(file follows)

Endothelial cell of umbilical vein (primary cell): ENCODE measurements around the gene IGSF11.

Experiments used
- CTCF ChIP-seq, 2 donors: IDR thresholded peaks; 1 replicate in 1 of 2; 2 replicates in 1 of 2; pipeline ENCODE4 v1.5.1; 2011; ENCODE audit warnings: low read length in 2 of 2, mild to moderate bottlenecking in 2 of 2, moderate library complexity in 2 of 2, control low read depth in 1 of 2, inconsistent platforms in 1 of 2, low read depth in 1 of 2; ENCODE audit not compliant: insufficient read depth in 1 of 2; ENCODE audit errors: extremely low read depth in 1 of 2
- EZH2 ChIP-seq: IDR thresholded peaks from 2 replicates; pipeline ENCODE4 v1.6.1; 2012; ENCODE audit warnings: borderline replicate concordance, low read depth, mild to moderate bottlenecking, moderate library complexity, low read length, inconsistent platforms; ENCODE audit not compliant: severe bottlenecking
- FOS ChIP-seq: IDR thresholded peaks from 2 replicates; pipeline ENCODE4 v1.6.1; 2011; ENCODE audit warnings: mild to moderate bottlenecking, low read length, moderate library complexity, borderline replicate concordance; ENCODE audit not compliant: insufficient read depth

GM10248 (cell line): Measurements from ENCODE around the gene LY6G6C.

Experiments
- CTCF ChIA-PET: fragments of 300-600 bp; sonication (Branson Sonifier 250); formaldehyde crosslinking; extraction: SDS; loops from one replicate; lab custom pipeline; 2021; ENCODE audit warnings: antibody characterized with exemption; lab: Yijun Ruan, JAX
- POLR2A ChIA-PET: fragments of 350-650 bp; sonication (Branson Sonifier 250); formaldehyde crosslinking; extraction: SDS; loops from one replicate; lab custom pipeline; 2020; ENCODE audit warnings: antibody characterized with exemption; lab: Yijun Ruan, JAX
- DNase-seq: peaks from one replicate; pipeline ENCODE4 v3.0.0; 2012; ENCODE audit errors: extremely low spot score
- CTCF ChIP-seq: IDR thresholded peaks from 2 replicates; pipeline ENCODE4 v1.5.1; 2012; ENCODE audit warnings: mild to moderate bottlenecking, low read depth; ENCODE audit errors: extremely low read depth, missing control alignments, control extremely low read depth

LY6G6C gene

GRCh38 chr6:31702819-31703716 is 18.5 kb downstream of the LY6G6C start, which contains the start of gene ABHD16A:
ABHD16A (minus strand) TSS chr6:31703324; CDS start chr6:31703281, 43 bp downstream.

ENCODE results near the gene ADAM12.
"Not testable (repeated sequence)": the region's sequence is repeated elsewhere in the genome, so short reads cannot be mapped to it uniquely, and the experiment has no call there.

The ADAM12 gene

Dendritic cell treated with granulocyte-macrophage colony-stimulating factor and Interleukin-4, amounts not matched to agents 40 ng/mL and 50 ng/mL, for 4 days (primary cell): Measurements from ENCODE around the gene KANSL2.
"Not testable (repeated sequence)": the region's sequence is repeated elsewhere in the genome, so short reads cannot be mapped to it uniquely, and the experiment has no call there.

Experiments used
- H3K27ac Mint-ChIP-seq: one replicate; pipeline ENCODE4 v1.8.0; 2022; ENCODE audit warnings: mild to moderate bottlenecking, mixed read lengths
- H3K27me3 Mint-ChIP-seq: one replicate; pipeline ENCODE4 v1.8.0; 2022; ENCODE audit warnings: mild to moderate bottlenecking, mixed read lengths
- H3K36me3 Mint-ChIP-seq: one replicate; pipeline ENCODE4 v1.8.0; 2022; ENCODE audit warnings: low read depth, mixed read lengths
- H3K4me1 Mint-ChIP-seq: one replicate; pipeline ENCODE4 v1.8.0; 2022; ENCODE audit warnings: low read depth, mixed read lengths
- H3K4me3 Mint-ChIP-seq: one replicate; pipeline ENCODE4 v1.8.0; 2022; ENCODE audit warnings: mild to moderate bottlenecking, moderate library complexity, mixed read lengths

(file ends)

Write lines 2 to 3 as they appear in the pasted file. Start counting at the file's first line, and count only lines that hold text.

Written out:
Experiments used
- CTCF ChIP-seq, 2 donors: IDR thresholded peaks; 1 replicate in 1 of 2; 2 replicates in 1 of 2; pipeline ENCODE4 v1.5.1; 2011; ENCODE audit warnings: low read length in 2 of 2, mild to moderate bottlenecking in 2 of 2, moderate library complexity in 2 of 2, control low read depth in 1 of 2, inconsistent platforms in 1 of 2, low read depth in 1 of 2; ENCODE audit not compliant: insufficient read depth in 1 of 2; ENCODE audit errors: extremely low read depth in 1 of 2